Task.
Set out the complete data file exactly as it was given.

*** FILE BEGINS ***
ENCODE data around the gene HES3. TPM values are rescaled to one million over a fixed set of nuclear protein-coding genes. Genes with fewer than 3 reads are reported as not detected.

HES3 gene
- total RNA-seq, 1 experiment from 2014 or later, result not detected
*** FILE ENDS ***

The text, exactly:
ENCODE data around the gene HES3. TPM values are rescaled to one million over a fixed set of nuclear protein-coding genes. Genes with fewer than 3 reads are reported as not detected.

HES3 gene
- total RNA-seq, 1 experiment from 2014 or later, result not detected